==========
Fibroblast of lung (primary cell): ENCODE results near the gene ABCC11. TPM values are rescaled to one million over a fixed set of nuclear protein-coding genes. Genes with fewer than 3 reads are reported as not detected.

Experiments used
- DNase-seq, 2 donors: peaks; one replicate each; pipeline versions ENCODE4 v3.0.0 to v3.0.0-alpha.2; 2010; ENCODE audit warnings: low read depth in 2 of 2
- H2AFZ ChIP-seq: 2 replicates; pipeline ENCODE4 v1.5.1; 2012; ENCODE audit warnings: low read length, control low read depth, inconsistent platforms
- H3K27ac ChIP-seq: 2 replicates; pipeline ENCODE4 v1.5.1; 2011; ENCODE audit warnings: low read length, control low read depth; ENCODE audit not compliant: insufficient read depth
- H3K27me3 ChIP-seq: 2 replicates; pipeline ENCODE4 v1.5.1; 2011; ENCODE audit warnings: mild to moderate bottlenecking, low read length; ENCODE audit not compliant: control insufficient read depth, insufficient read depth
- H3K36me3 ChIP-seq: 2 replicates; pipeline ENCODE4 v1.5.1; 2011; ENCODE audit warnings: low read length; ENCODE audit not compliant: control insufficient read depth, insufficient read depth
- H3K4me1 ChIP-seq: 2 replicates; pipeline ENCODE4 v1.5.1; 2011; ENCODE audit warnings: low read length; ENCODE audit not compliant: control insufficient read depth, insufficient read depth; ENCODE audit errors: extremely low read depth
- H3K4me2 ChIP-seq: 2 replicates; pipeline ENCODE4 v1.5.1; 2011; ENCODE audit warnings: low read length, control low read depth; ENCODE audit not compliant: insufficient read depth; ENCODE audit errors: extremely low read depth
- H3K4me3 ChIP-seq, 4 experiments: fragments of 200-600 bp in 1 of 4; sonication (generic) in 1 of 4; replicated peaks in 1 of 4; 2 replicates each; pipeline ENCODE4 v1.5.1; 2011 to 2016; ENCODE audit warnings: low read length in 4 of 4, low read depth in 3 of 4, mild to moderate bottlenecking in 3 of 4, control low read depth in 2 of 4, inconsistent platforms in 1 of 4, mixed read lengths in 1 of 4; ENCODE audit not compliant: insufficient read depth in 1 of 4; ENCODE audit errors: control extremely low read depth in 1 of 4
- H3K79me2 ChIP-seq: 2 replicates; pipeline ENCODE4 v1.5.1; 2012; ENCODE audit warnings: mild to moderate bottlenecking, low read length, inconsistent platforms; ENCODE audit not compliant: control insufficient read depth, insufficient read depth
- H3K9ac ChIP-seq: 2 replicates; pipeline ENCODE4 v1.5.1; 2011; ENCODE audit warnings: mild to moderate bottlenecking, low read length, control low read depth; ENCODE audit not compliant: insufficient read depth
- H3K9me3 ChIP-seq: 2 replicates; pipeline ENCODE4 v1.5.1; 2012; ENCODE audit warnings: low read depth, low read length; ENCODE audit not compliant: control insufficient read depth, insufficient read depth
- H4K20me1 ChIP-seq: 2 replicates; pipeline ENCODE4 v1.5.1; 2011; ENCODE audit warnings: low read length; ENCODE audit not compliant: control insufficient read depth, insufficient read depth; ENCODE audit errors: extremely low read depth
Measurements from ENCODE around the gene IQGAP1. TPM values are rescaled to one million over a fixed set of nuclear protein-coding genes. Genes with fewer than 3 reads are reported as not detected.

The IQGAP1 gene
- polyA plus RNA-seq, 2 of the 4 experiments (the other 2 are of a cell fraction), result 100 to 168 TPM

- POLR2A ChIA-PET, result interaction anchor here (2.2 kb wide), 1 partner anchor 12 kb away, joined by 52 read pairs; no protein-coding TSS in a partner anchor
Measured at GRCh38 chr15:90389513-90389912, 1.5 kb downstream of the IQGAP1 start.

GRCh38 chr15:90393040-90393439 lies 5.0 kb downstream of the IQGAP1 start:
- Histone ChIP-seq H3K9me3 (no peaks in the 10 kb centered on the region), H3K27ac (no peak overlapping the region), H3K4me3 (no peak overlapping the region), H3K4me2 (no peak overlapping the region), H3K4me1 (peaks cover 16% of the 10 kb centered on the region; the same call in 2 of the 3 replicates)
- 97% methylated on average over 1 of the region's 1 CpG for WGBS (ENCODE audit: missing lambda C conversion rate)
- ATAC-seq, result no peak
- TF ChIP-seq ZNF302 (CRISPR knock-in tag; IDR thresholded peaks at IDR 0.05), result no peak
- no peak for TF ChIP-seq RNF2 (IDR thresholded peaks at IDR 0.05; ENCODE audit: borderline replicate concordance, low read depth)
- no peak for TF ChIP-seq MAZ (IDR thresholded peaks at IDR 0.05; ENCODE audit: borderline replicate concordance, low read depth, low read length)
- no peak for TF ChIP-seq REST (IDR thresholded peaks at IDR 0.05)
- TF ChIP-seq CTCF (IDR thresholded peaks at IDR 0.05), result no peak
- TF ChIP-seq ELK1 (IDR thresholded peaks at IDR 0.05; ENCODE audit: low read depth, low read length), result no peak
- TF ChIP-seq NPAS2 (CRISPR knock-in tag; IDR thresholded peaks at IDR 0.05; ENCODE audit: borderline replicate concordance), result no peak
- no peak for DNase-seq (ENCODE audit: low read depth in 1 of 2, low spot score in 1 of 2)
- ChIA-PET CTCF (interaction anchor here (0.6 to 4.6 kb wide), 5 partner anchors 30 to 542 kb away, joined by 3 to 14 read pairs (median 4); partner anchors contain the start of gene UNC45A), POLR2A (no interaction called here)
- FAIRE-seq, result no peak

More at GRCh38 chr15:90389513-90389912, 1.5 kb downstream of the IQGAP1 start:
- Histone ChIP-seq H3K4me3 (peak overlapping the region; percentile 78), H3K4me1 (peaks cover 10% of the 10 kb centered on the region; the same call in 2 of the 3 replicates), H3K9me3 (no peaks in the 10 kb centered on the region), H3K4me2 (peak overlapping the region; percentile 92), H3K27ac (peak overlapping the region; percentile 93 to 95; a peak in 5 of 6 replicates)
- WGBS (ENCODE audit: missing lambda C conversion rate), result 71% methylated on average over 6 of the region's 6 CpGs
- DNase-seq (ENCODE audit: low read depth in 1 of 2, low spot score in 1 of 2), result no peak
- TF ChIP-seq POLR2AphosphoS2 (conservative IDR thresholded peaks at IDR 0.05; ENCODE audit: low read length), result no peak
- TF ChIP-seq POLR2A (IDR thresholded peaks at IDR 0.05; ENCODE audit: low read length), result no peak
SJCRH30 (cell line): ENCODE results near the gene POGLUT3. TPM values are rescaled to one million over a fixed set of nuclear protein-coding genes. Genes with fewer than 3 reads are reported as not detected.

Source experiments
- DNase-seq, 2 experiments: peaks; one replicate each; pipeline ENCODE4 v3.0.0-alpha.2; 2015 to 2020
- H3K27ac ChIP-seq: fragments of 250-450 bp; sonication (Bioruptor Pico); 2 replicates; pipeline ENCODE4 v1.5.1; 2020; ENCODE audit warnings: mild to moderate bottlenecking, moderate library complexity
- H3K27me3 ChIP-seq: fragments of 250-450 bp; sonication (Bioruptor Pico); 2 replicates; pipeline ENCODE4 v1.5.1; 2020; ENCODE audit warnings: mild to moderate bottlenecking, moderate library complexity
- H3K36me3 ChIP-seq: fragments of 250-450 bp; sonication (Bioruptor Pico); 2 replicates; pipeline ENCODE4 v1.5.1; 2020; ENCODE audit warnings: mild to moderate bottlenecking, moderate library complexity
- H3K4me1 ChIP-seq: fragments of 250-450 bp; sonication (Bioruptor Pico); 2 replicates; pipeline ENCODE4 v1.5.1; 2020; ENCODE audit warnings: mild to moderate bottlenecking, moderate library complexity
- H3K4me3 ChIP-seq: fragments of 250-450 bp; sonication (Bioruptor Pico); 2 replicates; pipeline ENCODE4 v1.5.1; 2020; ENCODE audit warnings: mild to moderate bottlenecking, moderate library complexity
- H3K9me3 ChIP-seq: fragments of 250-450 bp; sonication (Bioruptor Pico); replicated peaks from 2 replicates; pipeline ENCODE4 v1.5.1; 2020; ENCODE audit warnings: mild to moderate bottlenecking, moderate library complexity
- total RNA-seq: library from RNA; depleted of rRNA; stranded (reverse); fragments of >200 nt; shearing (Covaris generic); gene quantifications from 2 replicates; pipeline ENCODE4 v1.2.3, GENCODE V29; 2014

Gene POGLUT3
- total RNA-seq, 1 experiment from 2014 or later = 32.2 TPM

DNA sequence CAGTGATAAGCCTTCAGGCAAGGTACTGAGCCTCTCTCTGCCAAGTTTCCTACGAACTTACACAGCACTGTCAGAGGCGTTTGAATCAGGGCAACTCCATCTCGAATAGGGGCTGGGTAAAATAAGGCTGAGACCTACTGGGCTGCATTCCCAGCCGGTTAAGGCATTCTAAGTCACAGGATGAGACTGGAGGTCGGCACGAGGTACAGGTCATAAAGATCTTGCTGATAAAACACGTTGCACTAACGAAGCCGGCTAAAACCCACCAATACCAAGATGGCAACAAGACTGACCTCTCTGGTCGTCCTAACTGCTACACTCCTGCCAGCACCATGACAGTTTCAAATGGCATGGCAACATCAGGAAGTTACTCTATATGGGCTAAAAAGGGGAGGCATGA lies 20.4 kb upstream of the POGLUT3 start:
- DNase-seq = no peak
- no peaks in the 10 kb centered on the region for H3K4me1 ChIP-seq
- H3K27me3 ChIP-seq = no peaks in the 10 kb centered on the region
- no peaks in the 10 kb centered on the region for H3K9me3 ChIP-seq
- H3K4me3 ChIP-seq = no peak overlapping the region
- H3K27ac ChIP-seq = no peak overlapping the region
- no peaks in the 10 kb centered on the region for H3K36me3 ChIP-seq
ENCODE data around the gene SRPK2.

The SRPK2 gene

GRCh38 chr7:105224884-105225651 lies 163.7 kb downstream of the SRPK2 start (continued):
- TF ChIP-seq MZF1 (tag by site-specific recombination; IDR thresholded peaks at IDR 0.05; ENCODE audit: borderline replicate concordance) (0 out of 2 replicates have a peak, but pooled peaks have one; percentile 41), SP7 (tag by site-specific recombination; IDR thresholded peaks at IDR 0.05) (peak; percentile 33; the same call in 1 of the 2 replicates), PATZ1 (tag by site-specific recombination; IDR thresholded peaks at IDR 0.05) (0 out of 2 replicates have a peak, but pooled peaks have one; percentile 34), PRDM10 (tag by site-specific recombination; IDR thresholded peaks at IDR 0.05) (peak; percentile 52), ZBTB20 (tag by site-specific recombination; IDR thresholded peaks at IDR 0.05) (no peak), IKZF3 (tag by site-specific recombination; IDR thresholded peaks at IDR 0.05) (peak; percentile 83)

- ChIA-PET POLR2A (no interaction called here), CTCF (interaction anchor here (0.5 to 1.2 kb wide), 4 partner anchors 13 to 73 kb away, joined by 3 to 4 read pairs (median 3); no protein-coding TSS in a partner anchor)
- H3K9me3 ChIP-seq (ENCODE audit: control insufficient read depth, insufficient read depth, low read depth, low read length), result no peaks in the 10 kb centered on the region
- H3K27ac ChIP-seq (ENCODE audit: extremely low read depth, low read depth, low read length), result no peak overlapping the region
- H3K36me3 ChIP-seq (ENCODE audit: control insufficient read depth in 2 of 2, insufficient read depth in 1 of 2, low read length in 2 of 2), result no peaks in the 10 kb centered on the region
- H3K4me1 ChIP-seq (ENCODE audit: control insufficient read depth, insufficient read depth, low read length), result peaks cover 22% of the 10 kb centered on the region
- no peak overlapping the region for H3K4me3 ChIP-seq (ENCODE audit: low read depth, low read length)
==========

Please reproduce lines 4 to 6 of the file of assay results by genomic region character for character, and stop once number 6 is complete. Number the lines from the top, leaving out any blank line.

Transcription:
- H2AFZ ChIP-seq: 2 replicates; pipeline ENCODE4 v1.5.1; 2012; ENCODE audit warnings: low read length, control low read depth, inconsistent platforms
- H3K27ac ChIP-seq: 2 replicates; pipeline ENCODE4 v1.5.1; 2011; ENCODE audit warnings: low read length, control low read depth; ENCODE audit not compliant: insufficient read depth
- H3K27me3 ChIP-seq: 2 replicates; pipeline ENCODE4 v1.5.1; 2011; ENCODE audit warnings: mild to moderate bottlenecking, low read length; ENCODE audit not compliant: control insufficient read depth, insufficient read depth